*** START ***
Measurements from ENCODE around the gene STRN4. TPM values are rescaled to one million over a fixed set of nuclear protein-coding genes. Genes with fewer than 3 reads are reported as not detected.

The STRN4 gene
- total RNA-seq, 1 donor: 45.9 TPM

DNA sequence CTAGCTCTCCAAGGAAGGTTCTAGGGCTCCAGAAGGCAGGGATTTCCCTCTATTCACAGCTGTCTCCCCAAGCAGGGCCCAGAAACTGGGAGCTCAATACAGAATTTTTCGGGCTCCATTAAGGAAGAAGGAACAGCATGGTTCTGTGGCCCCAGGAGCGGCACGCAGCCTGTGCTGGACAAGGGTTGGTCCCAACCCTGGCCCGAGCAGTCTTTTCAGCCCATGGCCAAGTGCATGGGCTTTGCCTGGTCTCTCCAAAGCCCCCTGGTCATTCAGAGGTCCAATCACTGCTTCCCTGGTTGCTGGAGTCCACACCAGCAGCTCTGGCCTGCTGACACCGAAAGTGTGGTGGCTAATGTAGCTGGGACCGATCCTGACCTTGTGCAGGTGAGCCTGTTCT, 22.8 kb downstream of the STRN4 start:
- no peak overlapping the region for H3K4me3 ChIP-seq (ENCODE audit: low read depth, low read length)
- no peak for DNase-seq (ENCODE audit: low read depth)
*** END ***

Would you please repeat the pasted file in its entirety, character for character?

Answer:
Measurements from ENCODE around the gene STRN4. TPM values are rescaled to one million over a fixed set of nuclear protein-coding genes. Genes with fewer than 3 reads are reported as not detected.

The STRN4 gene
- total RNA-seq, 1 donor: 45.9 TPM

DNA sequence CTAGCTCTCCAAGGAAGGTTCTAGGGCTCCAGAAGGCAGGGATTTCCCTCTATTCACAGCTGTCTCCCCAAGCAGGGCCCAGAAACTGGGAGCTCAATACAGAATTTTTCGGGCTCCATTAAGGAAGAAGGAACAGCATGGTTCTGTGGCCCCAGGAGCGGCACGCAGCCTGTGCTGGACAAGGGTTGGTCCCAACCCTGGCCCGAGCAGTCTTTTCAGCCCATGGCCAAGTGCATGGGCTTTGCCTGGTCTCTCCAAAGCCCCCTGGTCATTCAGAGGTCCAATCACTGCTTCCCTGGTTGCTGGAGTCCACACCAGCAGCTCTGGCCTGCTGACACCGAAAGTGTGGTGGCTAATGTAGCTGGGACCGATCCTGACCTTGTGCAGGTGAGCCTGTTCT, 22.8 kb downstream of the STRN4 start:
- no peak overlapping the region for H3K4me3 ChIP-seq (ENCODE audit: low read depth, low read length)
- no peak for DNase-seq (ENCODE audit: low read depth)